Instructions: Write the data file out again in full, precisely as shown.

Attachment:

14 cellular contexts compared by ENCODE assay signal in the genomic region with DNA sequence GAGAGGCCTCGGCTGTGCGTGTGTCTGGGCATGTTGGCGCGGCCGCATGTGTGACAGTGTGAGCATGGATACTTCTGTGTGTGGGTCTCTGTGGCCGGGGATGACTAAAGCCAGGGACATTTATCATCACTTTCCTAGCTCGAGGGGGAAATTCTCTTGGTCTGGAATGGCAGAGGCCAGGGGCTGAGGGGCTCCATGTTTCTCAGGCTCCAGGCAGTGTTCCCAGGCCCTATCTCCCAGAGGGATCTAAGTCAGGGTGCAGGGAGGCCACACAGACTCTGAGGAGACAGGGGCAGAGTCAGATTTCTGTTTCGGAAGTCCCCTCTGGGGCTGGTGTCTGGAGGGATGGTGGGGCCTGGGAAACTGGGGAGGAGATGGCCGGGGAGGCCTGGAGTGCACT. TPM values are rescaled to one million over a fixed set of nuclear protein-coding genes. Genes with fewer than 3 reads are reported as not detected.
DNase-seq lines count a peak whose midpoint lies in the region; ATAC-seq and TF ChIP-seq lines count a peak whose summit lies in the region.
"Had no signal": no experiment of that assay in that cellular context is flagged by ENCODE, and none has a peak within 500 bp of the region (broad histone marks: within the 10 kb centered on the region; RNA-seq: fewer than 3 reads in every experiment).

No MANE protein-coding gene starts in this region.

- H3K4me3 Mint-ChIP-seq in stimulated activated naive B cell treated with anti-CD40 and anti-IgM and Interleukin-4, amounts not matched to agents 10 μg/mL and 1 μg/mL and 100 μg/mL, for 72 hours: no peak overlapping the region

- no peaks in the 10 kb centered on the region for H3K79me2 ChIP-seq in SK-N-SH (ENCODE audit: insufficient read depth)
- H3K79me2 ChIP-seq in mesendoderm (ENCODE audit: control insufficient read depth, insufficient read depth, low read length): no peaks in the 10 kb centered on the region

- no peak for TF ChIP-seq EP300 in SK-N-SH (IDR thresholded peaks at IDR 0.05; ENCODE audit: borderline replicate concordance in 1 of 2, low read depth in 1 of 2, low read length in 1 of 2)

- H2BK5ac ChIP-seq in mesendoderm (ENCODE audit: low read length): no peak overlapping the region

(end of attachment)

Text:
14 cellular contexts compared by ENCODE assay signal in the genomic region with DNA sequence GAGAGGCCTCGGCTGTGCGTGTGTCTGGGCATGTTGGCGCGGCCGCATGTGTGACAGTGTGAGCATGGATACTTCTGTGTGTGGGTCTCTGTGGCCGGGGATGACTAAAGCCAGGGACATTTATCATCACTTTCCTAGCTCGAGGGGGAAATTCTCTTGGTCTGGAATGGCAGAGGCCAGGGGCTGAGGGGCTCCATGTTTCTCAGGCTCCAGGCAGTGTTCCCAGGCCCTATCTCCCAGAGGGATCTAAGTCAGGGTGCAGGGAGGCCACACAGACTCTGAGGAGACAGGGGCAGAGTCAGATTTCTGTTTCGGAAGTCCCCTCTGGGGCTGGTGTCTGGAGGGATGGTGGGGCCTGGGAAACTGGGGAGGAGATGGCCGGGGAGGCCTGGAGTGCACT. TPM values are rescaled to one million over a fixed set of nuclear protein-coding genes. Genes with fewer than 3 reads are reported as not detected.
DNase-seq lines count a peak whose midpoint lies in the region; ATAC-seq and TF ChIP-seq lines count a peak whose summit lies in the region.
"Had no signal": no experiment of that assay in that cellular context is flagged by ENCODE, and none has a peak within 500 bp of the region (broad histone marks: within the 10 kb centered on the region; RNA-seq: fewer than 3 reads in every experiment).

No MANE protein-coding gene starts in this region.

- H3K4me3 Mint-ChIP-seq in stimulated activated naive B cell treated with anti-CD40 and anti-IgM and Interleukin-4, amounts not matched to agents 10 μg/mL and 1 μg/mL and 100 μg/mL, for 72 hours: no peak overlapping the region

- no peaks in the 10 kb centered on the region for H3K79me2 ChIP-seq in SK-N-SH (ENCODE audit: insufficient read depth)
- H3K79me2 ChIP-seq in mesendoderm (ENCODE audit: control insufficient read depth, insufficient read depth, low read length): no peaks in the 10 kb centered on the region

- no peak for TF ChIP-seq EP300 in SK-N-SH (IDR thresholded peaks at IDR 0.05; ENCODE audit: borderline replicate concordance in 1 of 2, low read depth in 1 of 2, low read length in 1 of 2)

- H2BK5ac ChIP-seq in mesendoderm (ENCODE audit: low read length): no peak overlapping the region